How the BCI was set up at the home of two artists with ALS.
Simple home setup
Brain Painting records the cerebral activity from scalp electrodes and provides control and feedback over an interface. This system is referred to as a brain-computer Interface (BCI). It only requires two monitors, an electroencephalogram (EEG) and the use r's attention to use Brain Painting.
Figure of a user concentrating on the stimulation monitor (left). The neuronal activity is translated into commands on the canvas monitor (right)
The first monitor on the left displays visual stimulation on a matrix of icons to choose from. The other monitor display the virtual canvas on which the painting is visually applied.
JThiele using BP in his atelier
End-users, family and caregivers receive basic instructions to operate the system. After installation, there is no need for a BCI specialist on-site, as support can be provided through internet and phone meetings.
Typical BP session
The classical timeline of a BCI session is:
- Set up the EEG cap while and checking the EEG signals
- start BP
- ask the user to create a new painting or continue an existing painting
- start BCI2000 and BP canvas, automatically configured and ready to launch
- (after painting is finished) prompt the user feedback evaluation
- optional: save the painting in a picture format
- exit (automatic file synchronization follows)
The following video shows most of the steps of this timeline. In this recording we made when visiting the end-user on site, the family shows how they conduct BP sessions independently at home with the help of family and caregivers.
The following video describes the use of brain painting at home in a real situation (very first version of BP at home).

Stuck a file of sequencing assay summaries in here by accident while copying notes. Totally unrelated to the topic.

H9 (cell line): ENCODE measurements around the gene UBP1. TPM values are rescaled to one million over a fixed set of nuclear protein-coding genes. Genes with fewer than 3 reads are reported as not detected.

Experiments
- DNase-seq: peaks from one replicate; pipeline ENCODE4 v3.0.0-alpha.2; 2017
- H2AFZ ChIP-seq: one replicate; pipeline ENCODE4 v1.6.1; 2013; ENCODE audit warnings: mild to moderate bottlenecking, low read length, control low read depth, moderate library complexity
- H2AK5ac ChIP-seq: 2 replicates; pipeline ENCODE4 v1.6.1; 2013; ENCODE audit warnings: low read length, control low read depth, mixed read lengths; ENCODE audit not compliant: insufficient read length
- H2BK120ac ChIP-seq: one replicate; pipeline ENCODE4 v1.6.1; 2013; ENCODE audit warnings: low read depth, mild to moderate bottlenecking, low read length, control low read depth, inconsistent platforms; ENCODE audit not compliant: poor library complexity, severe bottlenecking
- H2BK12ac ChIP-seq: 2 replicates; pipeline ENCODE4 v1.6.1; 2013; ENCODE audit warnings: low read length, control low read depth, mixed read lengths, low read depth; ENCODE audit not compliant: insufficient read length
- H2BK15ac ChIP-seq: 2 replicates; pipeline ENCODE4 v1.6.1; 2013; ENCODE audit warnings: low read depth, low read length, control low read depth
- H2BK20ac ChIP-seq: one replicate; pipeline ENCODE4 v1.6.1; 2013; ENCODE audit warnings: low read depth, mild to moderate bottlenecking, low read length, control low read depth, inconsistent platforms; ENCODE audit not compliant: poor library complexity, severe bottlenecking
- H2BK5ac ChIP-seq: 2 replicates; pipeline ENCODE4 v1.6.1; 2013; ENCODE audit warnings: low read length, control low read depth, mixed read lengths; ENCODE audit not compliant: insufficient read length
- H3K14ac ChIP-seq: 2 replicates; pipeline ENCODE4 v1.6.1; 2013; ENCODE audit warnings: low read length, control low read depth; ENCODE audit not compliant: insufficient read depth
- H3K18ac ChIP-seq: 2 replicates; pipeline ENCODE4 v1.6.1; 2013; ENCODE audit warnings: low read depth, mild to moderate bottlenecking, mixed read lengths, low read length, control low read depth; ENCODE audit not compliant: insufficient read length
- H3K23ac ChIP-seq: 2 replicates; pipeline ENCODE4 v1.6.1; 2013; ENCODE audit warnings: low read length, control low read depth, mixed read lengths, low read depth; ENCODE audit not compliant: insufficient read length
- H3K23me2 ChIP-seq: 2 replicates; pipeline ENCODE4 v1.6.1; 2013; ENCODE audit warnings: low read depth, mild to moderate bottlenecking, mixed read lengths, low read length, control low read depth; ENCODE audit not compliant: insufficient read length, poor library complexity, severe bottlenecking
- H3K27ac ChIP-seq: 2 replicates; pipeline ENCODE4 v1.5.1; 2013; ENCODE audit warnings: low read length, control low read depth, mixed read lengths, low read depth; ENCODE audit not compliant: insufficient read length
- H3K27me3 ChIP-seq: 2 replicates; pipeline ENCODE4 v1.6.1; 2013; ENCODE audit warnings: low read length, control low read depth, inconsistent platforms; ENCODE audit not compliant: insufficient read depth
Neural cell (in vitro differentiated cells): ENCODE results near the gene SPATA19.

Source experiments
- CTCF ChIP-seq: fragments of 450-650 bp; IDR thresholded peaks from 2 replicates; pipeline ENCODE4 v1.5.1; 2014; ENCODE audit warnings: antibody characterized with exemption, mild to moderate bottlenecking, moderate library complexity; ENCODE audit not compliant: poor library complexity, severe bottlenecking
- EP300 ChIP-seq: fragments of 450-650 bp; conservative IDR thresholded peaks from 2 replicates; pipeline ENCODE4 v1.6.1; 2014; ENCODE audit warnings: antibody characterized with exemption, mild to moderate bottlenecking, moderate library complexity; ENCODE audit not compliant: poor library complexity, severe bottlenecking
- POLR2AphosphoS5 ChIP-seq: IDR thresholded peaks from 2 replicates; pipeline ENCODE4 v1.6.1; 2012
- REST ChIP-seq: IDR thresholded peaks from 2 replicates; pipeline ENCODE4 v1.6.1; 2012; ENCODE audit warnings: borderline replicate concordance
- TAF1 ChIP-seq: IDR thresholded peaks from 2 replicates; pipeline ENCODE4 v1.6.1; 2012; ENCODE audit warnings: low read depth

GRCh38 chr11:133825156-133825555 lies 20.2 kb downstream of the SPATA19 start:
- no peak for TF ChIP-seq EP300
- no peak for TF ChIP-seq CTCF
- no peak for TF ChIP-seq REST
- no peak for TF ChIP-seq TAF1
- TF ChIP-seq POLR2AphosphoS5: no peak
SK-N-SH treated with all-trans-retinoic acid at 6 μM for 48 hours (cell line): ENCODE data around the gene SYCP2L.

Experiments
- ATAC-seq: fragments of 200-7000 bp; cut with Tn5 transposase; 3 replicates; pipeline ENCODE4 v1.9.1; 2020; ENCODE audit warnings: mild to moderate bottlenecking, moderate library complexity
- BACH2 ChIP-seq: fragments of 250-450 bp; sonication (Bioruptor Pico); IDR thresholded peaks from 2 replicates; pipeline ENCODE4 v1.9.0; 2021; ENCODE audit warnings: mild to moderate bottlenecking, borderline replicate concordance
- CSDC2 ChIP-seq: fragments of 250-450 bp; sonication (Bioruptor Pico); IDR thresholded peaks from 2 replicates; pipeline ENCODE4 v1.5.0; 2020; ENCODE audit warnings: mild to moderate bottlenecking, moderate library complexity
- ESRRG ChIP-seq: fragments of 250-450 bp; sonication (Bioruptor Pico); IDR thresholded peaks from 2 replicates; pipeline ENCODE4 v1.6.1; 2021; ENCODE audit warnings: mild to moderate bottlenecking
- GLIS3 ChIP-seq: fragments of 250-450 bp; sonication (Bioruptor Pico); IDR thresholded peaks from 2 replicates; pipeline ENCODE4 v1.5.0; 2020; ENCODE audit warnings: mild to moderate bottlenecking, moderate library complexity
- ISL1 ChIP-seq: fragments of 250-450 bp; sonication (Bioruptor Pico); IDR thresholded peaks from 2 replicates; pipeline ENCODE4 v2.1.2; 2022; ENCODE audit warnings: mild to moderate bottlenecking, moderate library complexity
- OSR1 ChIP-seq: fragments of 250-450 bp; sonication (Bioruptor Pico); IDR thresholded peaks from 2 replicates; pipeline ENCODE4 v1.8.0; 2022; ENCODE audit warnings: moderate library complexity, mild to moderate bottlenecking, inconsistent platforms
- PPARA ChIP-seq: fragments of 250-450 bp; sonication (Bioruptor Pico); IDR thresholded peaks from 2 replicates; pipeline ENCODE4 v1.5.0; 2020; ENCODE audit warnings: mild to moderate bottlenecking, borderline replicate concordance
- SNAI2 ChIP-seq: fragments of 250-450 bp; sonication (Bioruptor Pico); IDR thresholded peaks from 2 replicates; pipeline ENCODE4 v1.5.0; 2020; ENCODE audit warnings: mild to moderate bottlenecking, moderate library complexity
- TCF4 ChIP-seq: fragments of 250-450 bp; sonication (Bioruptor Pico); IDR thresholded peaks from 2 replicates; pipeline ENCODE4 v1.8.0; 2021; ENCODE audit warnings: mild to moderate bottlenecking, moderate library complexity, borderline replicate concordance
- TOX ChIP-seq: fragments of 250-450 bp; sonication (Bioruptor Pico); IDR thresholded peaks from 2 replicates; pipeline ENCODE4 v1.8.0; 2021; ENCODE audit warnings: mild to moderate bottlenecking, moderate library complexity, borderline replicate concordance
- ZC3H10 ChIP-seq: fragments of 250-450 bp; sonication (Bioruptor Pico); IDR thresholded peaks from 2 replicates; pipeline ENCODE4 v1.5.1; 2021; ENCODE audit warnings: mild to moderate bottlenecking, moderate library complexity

Transferring from the lab to a home environment
To take Brain Painting out of the lab and provide it to end-users at home, we had to think of a very specific design. Caregivers were not trained on the research grade BCI software, thus we needed to simplify any parameter to make the system as straight-forward to use as possible. We created a program (using Python) that allowed the automatization of certain tasks that we needed to guarantee: BCI parameterization, backup folder for paintings, evaluations, data logging and data synchronization.
Figure 5: Illustration of Brain Painting at home system. Blue arrows mean automated functions while green arrows describes user interactions. Red dotted line frames the Brain Painting system inside the home installation.
Being separated by several hundreds kilometers from our patient's home, we needed to guarantee a reliable way to retrieve the data stored on the Brain Painting computer. We ensured that at the end of every session, newly recorded data was saved to a secured remote server using the Secure Copy Protocol (SCP).
The second challenge was that we were not on site to change or fix the system. Even though we tried to handle most of the issues using automated functions, there were still some problems that required expert handling. In these cases, we established a remote desktop session, initiated by the caregivers/family, and can investigate problems and perform changes.